01:050:324 Wayward Americans (3) Cultural approach to the means by which socially dominant groups in American society have sought to control deviant behavior. Examination of social theory, social history, literature, and film.
01:050:325 Women on the Fringe: Perceptions of Women as Social and Sex-Role Deviants in American Civilization (3) Societal reaction to female behavior deviating from social and feminine norms. Use of historical narratives, literature, and film to treat such themes as heresy, madness, prostitution, adultery, criminality, political protest, and lesbianism.
01:050:326 The Culture of American Women (3) Construction of feminine culture as distinct from the dominant patriarchal culture, examining social history, religion, psychology, sociology, oral history, literature, and film.
01:050:327 Latino Ethnography (3) Cultural description of U.S. Latinos and their communities; introduction to reading, writing, and theorizing ethnography; ethnographic film; ethnography of migration and diaspora; testimonio as ethnography; locating anthropology within Latino studies. Credit not given for both this course and 01:070:321 or 01:595:307.
01:050:329 The United States as Seen from Abroad (3) United States as perceived by foreign commentators, such as Dickens, Trollope, and Waugh, and American expatriate intellectuals and artists, such as James, Hemingway, and Baldwin.
01:050:330 American Cults and Communes (3) Examination of historic and fictional communal and religious experiments, illuminating their surprising similarities and what they tell us about American society and culture. From the Shakers and the Oneida community through Jonestown and the Hare Krishnas. Texts include novels and feature films.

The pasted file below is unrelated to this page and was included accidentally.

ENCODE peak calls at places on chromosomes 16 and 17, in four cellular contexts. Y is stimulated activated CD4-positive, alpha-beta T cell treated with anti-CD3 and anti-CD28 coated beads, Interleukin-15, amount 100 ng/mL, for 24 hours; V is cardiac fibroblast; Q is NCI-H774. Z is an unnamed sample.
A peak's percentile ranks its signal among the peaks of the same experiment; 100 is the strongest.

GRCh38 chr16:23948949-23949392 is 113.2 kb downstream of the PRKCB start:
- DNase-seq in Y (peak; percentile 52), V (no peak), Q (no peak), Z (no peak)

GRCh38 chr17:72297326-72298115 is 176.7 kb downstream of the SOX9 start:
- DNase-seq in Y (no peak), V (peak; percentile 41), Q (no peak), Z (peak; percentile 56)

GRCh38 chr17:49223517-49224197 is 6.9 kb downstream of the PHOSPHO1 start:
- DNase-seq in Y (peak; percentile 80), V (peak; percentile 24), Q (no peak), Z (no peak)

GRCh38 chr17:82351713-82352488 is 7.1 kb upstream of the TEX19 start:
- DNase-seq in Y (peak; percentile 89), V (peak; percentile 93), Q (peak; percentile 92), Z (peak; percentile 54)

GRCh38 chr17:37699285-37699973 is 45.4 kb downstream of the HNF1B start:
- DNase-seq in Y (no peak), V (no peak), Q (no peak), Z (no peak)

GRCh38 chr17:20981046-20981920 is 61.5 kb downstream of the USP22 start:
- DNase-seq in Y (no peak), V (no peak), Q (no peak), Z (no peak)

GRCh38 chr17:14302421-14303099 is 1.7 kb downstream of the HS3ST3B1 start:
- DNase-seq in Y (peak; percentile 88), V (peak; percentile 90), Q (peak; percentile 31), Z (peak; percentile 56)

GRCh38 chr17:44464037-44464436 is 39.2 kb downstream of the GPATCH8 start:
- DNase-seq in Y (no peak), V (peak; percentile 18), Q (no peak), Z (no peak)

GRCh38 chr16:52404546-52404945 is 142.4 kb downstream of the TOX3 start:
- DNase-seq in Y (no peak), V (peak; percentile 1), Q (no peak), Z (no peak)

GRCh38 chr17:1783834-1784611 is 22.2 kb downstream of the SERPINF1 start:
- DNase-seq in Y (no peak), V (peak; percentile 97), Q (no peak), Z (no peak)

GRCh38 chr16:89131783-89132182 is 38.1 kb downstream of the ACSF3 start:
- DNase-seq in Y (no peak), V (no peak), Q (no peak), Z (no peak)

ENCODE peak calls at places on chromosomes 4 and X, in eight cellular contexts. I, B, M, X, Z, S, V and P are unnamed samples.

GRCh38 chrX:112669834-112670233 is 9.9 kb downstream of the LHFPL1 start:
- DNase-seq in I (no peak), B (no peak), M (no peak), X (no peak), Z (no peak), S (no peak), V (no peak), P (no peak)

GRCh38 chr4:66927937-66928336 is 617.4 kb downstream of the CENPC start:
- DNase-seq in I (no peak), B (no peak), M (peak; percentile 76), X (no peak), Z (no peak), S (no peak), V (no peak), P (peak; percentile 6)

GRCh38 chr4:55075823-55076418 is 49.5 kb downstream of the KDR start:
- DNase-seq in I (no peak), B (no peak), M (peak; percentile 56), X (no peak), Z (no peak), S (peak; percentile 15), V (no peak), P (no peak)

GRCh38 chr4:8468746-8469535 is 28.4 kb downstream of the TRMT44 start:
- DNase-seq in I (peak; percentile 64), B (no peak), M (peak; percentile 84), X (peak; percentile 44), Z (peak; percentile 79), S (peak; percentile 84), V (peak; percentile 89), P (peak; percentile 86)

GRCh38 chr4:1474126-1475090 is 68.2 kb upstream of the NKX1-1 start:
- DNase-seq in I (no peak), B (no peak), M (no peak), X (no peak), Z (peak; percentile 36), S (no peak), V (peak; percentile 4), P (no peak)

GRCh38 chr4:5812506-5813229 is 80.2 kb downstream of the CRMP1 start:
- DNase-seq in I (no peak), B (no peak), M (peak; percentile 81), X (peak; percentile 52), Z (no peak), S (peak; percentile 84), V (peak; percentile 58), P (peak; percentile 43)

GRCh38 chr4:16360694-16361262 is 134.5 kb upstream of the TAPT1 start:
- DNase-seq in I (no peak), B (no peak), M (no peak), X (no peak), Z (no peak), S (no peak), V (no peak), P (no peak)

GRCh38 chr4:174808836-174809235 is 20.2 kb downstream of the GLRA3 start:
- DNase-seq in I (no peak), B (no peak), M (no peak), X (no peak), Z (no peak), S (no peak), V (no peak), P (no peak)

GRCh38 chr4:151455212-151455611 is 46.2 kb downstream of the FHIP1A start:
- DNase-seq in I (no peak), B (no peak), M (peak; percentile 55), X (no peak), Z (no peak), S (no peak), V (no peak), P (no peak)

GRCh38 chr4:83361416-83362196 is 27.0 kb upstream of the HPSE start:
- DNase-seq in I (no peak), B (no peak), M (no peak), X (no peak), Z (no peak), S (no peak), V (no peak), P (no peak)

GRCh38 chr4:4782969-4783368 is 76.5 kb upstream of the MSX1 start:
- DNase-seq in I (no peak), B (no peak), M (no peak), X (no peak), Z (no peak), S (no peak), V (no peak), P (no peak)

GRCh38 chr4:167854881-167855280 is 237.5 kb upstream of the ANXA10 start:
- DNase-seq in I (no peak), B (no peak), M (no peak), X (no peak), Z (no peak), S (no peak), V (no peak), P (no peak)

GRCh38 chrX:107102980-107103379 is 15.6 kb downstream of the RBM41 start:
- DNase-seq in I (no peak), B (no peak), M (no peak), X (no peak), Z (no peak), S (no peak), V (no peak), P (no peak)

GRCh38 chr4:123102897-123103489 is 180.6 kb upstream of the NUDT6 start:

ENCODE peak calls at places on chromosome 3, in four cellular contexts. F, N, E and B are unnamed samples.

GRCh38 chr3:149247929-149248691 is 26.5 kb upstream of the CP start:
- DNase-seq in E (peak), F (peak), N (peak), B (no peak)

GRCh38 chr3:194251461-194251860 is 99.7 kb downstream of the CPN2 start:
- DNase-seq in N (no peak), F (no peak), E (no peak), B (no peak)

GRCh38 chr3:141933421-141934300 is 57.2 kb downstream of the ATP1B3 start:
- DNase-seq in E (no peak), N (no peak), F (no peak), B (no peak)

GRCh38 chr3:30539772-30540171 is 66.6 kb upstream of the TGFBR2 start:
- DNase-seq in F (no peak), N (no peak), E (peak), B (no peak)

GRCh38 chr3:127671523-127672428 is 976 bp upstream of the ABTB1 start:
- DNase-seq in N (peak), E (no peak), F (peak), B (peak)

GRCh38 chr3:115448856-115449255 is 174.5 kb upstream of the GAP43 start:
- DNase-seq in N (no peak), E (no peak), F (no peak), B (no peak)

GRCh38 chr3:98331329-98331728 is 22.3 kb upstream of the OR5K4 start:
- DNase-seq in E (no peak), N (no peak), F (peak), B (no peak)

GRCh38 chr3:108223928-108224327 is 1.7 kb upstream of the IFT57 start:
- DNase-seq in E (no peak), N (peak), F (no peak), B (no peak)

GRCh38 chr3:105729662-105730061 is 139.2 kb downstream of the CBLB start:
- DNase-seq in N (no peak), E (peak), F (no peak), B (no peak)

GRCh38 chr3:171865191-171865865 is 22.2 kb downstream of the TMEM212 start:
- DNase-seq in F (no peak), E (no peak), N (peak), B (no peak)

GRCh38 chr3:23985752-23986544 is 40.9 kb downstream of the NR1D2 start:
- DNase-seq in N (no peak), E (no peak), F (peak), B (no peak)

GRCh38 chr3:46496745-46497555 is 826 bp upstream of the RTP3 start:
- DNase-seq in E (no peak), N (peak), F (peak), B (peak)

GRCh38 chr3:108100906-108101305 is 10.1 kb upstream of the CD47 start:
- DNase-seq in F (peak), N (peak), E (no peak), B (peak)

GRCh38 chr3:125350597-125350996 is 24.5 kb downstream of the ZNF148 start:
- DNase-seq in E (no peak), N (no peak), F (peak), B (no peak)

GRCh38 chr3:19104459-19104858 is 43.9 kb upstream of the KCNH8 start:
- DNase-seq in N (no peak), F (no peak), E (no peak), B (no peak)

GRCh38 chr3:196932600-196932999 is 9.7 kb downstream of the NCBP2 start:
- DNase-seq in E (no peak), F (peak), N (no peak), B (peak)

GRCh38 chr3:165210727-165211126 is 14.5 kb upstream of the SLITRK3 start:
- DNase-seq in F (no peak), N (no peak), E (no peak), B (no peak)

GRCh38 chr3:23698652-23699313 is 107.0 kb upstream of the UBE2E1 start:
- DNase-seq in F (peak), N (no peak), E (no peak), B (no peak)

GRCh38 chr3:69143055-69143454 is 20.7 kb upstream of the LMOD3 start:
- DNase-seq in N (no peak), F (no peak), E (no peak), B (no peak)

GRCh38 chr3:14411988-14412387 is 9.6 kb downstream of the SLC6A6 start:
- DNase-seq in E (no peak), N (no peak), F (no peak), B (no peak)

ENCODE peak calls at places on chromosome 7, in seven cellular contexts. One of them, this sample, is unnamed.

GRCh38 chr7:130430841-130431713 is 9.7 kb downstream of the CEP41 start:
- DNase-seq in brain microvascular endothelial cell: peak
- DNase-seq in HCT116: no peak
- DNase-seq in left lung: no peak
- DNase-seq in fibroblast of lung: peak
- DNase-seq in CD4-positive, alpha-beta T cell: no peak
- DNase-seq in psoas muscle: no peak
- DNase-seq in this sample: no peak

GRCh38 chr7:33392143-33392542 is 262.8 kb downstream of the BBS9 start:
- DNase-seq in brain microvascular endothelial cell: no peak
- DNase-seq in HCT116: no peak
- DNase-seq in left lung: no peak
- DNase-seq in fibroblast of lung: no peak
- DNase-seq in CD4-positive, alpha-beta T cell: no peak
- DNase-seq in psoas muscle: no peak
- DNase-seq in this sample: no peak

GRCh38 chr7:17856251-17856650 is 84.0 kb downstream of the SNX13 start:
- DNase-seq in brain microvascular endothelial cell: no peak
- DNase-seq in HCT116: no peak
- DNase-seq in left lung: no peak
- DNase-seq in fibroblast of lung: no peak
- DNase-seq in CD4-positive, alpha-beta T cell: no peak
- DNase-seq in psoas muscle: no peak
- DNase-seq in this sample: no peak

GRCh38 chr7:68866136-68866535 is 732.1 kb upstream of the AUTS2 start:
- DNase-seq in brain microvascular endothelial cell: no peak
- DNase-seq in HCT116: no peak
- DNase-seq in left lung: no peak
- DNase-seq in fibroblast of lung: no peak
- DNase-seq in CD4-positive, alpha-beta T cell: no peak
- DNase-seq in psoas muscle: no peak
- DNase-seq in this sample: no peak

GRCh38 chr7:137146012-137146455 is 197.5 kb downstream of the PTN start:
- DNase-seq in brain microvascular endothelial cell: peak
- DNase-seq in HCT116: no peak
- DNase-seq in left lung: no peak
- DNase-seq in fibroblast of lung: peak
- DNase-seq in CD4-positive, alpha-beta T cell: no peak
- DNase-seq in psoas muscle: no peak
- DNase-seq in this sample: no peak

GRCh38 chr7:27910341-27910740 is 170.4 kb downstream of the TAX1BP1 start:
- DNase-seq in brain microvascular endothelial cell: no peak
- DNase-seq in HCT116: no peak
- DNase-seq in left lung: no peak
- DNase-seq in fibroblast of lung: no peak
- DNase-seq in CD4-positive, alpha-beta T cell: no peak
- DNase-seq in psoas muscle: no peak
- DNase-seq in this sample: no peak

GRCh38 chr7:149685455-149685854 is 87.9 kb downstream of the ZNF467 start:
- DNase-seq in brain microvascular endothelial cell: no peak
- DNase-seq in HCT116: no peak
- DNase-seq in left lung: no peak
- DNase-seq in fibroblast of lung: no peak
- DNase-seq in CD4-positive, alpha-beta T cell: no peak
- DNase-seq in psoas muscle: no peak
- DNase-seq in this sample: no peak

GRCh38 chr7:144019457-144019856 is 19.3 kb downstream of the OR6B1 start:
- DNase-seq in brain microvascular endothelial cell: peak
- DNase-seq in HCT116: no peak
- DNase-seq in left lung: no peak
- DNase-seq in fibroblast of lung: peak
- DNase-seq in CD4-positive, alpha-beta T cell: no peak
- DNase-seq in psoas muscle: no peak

01:050:331 Ethnic America (3) Examination of cultural pluralism and the means by which ethnic groups such as Irish, Italians, Jews, African Americans, Asian Americans, and Hispanics have constructed their ethnic identities and the political and cultural forces that shaped those constructions.
01:050:332 American Jewish Culture (3) Examination of the evolution of Jewish identities through the prisms of acculturation, religion, race, gender, ethnicity, and sexuality though literature, film, and other visual media. Credit not given for both this course and 01:563:332.
01:050:333 The Cultures of Consumption (3) Examination of the development of mass society, mass production, and consumption from the 1880s to the present. Areas considered may include industrialization and the development of work in relation to leisure, the development of the advertising industry, television, technology, and popular and mass production and consumption. Credit not given for both this course and 01:512:333.
01:050:335 Jewish-American Women: Contested Lives (3) Explores the Jewish-American female identity in autobiography and memoir, social history, literature, and film. Examines interplay of religious belief, secularism, social mobility, and acculturating influences within American experience. Credit not given for both this course and 01:563:335 or 01:988:334.
01:050:336 American Jews and the Media (3) Examines the roles that the news media (film, recordings, radio, television, and computers) played in American Jewish life throughout the 20th century.  Credit not given for both this course and 01:563:306.
01:050:337 Contemporary Jewish Culture (3) Study of contemporary Jewish life, especially in America--in communities, institutions, rituals, personal histories, etc.--through the approach of fieldwork and ethnographic writing. Credit not given for both this course and 01:563:346.